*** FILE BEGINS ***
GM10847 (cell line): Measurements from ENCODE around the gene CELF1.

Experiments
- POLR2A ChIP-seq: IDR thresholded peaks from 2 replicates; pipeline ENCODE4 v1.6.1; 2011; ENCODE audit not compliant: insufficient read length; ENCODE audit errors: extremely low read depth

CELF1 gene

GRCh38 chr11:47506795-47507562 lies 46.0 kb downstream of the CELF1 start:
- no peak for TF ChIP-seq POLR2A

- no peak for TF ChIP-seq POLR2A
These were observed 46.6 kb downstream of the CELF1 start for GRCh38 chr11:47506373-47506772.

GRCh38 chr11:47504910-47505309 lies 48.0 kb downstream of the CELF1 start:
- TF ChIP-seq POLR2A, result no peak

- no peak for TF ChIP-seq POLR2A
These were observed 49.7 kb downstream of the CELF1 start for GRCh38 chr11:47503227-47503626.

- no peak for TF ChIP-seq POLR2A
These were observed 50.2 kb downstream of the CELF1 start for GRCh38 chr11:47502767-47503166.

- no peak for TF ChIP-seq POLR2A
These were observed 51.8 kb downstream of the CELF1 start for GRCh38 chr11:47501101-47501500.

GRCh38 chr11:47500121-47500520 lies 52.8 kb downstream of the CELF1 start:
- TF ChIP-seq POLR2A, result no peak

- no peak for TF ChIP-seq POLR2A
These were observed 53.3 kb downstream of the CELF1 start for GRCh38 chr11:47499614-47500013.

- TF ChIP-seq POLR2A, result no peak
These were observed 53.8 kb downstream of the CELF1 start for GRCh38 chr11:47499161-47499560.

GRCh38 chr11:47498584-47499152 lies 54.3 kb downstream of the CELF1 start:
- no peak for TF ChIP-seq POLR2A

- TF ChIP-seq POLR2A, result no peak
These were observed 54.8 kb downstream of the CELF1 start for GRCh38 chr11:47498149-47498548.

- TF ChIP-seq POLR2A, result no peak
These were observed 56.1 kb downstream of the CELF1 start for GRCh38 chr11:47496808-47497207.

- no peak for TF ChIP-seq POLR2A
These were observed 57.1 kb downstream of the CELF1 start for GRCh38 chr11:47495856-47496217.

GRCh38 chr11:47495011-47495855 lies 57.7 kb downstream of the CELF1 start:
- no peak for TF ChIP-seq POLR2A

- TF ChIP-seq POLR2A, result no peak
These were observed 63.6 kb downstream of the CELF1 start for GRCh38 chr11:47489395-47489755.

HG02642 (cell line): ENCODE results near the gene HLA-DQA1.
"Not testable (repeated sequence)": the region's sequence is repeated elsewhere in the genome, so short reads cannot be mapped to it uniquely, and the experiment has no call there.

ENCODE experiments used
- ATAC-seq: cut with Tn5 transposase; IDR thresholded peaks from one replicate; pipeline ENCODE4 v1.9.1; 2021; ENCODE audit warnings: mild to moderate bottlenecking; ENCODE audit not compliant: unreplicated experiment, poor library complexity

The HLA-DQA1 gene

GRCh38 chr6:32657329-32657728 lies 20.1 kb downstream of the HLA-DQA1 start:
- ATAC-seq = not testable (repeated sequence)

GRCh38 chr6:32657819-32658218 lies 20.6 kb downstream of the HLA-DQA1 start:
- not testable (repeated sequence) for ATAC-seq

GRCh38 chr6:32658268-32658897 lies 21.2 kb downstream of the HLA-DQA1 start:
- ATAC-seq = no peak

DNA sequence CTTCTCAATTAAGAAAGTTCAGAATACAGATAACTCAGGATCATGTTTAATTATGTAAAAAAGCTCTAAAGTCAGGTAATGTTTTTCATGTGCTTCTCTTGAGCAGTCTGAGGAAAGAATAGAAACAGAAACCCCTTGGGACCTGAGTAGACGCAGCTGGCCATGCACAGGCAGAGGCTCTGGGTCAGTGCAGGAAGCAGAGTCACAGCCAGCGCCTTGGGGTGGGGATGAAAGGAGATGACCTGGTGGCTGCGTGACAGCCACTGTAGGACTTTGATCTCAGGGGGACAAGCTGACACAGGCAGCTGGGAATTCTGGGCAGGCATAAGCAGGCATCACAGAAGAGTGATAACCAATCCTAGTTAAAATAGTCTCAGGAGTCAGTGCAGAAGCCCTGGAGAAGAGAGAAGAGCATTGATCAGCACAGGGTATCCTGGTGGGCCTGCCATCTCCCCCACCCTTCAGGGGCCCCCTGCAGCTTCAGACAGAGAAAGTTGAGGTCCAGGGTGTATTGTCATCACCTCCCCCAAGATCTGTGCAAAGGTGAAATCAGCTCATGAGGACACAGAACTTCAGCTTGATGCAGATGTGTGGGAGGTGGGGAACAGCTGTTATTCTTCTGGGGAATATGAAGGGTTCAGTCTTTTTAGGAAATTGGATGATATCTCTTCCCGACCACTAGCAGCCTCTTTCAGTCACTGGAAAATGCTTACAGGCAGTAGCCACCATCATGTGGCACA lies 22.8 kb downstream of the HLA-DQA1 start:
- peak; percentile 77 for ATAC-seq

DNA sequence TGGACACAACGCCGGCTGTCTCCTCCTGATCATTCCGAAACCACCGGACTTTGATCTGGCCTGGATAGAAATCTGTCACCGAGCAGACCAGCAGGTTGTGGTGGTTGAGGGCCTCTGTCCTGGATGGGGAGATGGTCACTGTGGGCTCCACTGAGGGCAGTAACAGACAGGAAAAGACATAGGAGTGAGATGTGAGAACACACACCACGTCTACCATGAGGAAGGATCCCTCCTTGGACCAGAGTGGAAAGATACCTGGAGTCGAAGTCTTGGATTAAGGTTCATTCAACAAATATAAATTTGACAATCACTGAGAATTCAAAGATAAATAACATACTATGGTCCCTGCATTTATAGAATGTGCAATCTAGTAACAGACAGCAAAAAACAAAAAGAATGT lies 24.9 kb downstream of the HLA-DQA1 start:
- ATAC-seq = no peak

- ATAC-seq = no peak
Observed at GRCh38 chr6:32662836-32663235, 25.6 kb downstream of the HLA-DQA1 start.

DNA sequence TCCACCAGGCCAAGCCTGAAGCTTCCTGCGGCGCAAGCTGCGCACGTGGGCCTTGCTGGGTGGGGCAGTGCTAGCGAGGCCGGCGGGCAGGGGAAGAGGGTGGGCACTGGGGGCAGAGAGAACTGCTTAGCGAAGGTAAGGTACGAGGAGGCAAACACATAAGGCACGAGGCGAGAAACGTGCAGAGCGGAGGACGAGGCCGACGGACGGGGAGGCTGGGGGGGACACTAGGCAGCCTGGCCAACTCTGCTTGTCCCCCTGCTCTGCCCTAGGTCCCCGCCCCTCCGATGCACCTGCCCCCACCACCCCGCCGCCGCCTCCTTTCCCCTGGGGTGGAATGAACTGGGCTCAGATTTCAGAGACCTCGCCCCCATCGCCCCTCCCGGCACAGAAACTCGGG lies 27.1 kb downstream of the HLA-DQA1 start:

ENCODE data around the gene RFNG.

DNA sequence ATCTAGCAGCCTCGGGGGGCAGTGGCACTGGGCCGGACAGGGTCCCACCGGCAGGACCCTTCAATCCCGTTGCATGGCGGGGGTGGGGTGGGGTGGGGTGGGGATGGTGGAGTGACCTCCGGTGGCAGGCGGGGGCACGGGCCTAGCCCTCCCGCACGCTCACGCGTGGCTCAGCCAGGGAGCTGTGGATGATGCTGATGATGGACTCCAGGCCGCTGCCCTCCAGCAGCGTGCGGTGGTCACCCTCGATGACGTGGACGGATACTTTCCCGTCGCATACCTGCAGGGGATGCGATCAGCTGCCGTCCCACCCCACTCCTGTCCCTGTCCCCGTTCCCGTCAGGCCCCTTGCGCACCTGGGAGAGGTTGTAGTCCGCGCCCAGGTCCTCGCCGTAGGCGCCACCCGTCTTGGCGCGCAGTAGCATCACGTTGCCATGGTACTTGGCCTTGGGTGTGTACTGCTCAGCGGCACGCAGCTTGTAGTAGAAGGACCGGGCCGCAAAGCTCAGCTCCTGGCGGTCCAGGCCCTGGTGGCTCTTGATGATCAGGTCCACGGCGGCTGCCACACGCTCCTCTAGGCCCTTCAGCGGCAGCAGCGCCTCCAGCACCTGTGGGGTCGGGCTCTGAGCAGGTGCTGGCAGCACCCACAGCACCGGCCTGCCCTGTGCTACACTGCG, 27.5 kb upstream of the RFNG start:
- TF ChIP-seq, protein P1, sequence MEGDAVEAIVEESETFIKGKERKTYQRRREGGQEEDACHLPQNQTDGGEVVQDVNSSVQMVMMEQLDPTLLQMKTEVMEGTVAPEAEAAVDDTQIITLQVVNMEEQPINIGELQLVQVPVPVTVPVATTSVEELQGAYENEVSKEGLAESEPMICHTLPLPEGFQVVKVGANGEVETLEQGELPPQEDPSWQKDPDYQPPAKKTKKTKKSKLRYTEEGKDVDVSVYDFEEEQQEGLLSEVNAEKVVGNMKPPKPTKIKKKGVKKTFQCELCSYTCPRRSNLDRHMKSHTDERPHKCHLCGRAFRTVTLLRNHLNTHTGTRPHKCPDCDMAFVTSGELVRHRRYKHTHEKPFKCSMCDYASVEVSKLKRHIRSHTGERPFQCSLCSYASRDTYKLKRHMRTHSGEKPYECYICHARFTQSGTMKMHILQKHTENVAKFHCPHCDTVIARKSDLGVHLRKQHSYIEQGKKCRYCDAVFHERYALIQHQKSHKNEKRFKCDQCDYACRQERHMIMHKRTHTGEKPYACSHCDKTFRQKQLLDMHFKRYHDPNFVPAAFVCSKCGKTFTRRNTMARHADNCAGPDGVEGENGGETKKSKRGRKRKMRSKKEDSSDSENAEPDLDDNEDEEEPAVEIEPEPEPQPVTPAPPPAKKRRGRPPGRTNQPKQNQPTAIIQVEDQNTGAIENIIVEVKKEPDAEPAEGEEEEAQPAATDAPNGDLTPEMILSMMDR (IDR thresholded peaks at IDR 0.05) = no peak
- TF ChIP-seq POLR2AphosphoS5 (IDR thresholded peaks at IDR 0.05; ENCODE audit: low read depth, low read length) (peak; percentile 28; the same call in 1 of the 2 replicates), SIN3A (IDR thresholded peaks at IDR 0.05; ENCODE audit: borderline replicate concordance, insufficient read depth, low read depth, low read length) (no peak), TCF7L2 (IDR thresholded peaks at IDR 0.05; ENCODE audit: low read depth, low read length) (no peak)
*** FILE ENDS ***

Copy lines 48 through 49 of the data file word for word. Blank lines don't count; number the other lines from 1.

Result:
DNA sequence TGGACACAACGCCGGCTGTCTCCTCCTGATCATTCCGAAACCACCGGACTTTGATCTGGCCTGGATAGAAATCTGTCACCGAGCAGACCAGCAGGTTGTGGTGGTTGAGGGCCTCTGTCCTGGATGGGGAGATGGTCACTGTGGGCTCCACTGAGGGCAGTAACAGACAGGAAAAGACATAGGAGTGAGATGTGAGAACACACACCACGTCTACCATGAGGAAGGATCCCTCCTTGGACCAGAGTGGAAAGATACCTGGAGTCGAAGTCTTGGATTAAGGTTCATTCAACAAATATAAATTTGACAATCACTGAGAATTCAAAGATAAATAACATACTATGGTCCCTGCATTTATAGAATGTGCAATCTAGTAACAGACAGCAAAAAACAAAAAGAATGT lies 24.9 kb downstream of the HLA-DQA1 start:
- ATAC-seq = no peak